“”When the Justice Department’s Inspector General finds significant concerns regarding flawed surveillance applications concerning the president’s campaign advisors, it is clear that this regime lacks basic safeguards and is in need of serious reform. While the report found that there wasn’t an improper purpose or initiation of the investigation, it also found significant problems that are alarming from a civil liberties perspective. For instance, the litany of problems with the Carter Page surveillance applications demonstrates how the secrecy shrouding the government’s one-sided FISA approval process breeds abuse. The concerns the Inspector General identifies apply to intrusive investigations of others, including especially Muslims, and far better safeguards against abuse are necessary.
The system requires fundamental reforms, and Congress can start by providing defendants subjected to FISA surveillance the opportunity to review the government’s secret submissions. The FBI must also adopt higher standards for investigations involving constitutionally protected sensitive activities, such as political campaigns.””
“the report by Michael Horowitz found 17 “serious performance failures” relating to warrants obtained by the FBI through the Foreign Intelligence Surveillance Amendment (FISA) courts for the purposes of monitoring Page. The FISA warrant, which was reauthorized three times, contained false and misleading information about Page. It omitted that he had previously disclosed his Russian contacts to a government agency; it overstated the government’s confidence in the Christopher Steele dossier and ignored Steele’s own doubts about one of his sources; it declined to mention that Page had said he and Paul Manafort had “literally never met”; and in general it ignored information that rendered unlikely the theory that Page was a Russian asset.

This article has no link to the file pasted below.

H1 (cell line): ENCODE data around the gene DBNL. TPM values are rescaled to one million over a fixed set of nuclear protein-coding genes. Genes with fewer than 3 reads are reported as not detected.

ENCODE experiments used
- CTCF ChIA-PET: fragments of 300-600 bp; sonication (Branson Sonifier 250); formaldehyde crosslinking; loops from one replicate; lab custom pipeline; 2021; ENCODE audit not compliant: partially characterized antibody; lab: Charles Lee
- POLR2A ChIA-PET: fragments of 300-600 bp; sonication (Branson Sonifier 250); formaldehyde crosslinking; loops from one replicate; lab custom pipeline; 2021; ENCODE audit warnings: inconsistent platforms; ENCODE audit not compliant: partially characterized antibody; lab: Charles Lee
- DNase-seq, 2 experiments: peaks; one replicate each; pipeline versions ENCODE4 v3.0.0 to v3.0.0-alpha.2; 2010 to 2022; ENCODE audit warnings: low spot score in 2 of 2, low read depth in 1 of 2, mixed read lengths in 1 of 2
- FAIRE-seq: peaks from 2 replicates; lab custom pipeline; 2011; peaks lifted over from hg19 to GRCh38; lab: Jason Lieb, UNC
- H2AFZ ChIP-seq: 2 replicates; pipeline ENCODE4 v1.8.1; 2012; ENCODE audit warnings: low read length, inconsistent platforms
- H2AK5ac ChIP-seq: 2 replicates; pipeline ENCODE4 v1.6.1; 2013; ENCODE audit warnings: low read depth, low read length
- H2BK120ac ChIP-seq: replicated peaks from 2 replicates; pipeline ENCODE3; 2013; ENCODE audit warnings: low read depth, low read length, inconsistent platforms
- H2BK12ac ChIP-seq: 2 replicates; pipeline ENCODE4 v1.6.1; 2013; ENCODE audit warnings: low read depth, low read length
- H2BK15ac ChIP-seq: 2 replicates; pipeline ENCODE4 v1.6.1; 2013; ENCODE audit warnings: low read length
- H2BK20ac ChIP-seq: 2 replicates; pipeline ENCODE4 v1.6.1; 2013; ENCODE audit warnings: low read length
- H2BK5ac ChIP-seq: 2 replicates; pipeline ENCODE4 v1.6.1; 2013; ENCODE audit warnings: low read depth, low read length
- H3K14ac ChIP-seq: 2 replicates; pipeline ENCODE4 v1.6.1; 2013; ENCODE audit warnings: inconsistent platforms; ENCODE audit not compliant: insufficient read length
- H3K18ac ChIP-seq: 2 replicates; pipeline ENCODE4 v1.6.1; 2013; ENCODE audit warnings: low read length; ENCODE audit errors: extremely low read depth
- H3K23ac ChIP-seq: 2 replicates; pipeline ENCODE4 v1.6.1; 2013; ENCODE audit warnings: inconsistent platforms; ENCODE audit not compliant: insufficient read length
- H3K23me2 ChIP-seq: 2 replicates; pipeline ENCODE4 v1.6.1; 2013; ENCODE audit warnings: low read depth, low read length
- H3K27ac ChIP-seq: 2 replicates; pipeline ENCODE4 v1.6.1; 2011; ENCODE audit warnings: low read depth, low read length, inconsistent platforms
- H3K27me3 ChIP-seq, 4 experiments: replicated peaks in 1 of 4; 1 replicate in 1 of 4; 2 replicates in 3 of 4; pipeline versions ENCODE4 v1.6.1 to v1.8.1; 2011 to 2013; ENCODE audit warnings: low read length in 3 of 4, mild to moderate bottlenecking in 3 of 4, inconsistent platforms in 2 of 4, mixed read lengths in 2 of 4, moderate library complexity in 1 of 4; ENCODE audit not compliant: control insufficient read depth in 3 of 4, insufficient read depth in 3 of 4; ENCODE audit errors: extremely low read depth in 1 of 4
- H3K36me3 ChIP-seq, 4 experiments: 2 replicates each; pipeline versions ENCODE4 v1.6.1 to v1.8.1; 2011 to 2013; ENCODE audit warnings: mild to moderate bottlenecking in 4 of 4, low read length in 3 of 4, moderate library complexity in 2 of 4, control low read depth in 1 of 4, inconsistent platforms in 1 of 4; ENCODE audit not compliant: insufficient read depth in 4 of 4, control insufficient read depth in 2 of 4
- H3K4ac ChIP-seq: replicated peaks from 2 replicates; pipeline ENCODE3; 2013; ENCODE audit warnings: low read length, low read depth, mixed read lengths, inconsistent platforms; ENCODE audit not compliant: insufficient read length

These are alarming failures. They undercut the government’s position that FISA courts are a sufficient guardian of Americans’ civil liberties, and that the FBI is capable of responsibly exercising the vast powers granted to it. No one should feel confident that a court would block the FBI from engaging in surveillance, even if the information was flawed or faulty.”
“Horowitz himself acknowledged Wednesday that this was the first time anybody in the Office of the Inspector General had delved into the contents of a specific FISA warrant application. When Sen. Marsha Blackburn (R–Tenn.) asked him how frequently he found mistakes in these warrant applications, he explained to her that his office had only in the past done “high-level” reviews of the process. None of us outside the FBI can say, with the information we have right now, how typical this behavior is. We do know that while the FISA court has approved nearly all surveillance warrants (99 percent of them), the court has inquired and received additional information or changes to the warrant applications about a quarter of the time.
The good news from Horowitz’s report is that the inspector general is not going to wait for either Congress or Attorney General William Barr to decide what to do in a highly politicized environment. The Office of the Inspector General will audit the FBI to determine how well the warrants against those 232 other Americans will withstand this sort of scrutiny.
Next year we’ll see how serious Sasse and Graham are about FISA reform. An extension of PATRIOT Act surveillance authorities was shoved into a stopgap spending bill passed (primarily by Democrats) in November. That extension expires in March. At that point, Congress will have to decide whether it really wants to reform how secret surveillance is used against Americans or if it just cares how it affects Donald Trump.”